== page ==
I could go on about PILE forever. They’re my favorite band you can bum a cigarette off of. Their KDU live session was awesome. Rick’s lyrics are about as abstract as you can get. That means they have a wide appeal, but are still cutting-edge intellectual.
My thoughts are racing as my body is transformed into a sweaty mosh alien, feeling the air of the Golden Tea House thicken with the essence of fifty other people having the same exact experience.
9. The Front Bottoms – Skeleton (2013)
“Who was I kidding? I can’t get past you/ You are the cops, you are my student loans”
It’s desperate and ragged, but chugs on and on, like a drunk kid making his way home. Drug abuse, feelin’ loose.
10. Double Dagger – Rearranging Digital Deck Chairs (2007)
Double Dagger is special to me because they were more or less my introduction to basement music, waay back in 2009. Yeah. While this song was never one of their live favorites, it still holds significance because it was pretty much the first Double Dagger song with introspective, philosophical lyrics that are more thoughtful than pissed off. This song is the moment where Double Dagger ceases to be a joke band about graphic design (see also: this song), and becomes the most dangerous band in the land.
“It’s always a problem/when the weight of the world/it’s always a problem/is outweighed by the girl”
Some observations about this list: 7 out of 10 bands on this list are post-2000. 2 are from Baltimore. 1 hails from Philadelphia. 5 are bands that I’ve seen live. 4 are bands that cease to exist. Take from this what you may.
So I’m sitting here on Monday morning and struggling to recap the last 72 (ish?) hours. It’s a lot to sum up in a blog post, and I’m beat.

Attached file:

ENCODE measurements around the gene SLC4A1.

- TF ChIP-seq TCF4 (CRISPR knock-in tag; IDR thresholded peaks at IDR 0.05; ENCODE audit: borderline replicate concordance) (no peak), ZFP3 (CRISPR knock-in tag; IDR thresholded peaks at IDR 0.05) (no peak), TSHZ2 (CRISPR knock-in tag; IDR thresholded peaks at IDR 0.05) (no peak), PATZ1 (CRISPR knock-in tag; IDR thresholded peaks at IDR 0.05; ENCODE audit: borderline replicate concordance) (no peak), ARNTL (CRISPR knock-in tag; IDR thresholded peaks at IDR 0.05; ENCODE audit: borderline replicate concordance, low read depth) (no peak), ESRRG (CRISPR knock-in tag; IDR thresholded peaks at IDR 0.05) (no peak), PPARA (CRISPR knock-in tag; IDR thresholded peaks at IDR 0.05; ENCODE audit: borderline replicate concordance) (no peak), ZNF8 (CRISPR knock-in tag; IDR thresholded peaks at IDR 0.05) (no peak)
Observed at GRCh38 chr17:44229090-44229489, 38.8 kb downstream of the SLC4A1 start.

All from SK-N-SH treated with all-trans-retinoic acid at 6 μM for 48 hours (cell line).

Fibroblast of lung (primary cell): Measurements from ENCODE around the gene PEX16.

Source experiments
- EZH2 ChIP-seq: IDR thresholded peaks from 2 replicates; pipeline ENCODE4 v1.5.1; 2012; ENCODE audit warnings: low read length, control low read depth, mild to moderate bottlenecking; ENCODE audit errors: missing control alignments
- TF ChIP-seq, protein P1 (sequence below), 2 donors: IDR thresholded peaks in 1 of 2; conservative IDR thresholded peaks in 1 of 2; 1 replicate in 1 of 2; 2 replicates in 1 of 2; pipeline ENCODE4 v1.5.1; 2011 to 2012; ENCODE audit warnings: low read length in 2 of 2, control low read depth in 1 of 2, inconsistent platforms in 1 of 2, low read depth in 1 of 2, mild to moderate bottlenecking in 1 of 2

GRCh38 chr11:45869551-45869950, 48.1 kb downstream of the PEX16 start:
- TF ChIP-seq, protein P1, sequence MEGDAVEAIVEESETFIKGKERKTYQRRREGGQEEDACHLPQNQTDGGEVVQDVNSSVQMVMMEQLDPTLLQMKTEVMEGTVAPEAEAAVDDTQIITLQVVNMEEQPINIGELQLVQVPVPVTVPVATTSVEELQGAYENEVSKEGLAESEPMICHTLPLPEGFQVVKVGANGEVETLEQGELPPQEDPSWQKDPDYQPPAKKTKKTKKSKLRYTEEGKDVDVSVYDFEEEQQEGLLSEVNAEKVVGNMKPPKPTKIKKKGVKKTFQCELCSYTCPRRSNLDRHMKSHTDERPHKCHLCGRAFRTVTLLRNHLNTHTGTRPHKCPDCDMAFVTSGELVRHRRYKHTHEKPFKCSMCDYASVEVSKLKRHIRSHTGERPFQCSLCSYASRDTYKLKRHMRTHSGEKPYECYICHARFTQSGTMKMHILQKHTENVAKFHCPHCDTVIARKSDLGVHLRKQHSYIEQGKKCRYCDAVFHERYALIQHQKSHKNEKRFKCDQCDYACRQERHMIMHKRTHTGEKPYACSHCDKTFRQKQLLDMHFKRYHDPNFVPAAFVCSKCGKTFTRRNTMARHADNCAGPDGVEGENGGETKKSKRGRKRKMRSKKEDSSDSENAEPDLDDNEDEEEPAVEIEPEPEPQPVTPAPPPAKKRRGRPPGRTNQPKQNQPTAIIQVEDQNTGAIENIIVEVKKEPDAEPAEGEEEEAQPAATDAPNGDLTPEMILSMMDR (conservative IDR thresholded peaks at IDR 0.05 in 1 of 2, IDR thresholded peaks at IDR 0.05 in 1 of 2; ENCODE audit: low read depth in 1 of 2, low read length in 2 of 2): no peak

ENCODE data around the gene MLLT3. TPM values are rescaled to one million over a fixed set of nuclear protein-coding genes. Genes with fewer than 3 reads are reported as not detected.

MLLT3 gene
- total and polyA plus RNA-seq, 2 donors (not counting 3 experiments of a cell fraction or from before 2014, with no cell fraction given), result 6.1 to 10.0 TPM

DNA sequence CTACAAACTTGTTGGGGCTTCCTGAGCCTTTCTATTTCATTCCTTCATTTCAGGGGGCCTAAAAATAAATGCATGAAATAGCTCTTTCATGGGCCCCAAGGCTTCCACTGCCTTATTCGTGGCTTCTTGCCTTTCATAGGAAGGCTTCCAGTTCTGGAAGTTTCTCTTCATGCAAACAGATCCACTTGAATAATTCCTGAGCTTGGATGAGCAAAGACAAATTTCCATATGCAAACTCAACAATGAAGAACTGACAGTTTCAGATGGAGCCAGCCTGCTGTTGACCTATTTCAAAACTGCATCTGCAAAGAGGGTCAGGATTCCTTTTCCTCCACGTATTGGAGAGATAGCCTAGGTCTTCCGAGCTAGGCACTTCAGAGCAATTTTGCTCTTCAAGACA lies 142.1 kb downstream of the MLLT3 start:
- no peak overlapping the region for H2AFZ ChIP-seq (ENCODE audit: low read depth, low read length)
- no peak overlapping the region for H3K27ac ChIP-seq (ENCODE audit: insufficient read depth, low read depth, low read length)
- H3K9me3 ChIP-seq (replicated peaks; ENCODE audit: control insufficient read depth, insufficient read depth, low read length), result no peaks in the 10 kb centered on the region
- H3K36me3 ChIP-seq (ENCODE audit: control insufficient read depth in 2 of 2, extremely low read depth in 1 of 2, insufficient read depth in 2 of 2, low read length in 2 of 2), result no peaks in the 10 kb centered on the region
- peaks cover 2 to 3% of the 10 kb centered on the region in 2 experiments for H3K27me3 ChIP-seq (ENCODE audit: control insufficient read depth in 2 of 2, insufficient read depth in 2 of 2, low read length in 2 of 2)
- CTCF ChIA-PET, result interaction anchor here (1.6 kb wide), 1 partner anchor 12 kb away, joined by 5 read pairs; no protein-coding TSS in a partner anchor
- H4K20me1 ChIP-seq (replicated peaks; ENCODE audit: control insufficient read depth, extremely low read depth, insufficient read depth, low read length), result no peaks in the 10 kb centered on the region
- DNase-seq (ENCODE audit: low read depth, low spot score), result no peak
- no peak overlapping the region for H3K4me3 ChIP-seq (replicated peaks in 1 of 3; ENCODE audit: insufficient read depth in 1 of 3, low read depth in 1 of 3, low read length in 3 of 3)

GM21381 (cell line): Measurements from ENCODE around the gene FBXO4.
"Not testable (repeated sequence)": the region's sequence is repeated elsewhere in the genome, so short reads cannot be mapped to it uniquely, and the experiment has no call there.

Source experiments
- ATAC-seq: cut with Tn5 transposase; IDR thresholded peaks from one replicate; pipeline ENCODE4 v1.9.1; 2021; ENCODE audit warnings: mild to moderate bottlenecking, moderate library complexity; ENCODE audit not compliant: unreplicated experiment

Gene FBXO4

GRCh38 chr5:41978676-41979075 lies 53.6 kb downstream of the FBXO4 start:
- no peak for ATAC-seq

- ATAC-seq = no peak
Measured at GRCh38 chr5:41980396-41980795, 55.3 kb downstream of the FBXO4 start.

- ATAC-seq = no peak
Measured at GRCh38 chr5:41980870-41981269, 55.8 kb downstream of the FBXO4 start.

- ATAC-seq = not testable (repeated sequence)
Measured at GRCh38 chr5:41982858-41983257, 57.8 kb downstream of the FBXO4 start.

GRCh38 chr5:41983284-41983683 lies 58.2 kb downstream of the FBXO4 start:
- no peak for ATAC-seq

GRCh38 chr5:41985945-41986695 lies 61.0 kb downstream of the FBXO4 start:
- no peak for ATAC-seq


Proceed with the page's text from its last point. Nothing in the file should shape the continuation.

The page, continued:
I wasn’t in shape before, and three nights of sleeping on hard ground at Winston Farm after hours of dancing my ass off have taken their toll. A lot has been and will be said about The Hudson Project, but it was definitely an experience felt nowhere else.
Thursday: Midnight Drive
Peter (of Hear Hear Mix), Kirsten (of The Cat’s Pajamas), and I all drove up from Philadelphia Thursday evening. The drive was mostly uneventful, other than being in a huge hurry because our press contact told us that we wouldn’t be able to get access after midnight.
Direct quote from PR person: “If it was a more reasonable time, we would have been able to make arrangements.”
Midnight!? Really? As if anyone in Saugerties was going to sleep all weekend. Their petulant inability to “make arrangements” really freaked us out, but we ended up getting access just fine.
This miscommunication would not be the last. Security didn’t let anyone into the festival grounds until 4AM, and it wasn’t clear why. We set up camp and crashed, hard.
Friday: Waiting For The Drop
Highlights of Friday’s sets: Lindsay Lowend was great. Moon Hooch laid down a whole lotta echo on their funky dueling sax setup, making their live show a lot more dubby than I expected. I briefly caught up with the power trio of Wenzl McGowen, Mike Wilbur, and James Muschler backstage. The interview was short – here’s the 30-second version:
WKDU: Your instrumentation features drums and dueling saxophones. If you were to have another band featuring dueling instruments, what would they be? WM: Dueling rottweilers. MW: Probably not the most [PETA]-friendly answer, but yeah. Rottweilers. JM: More drums. WKDU: Awesome.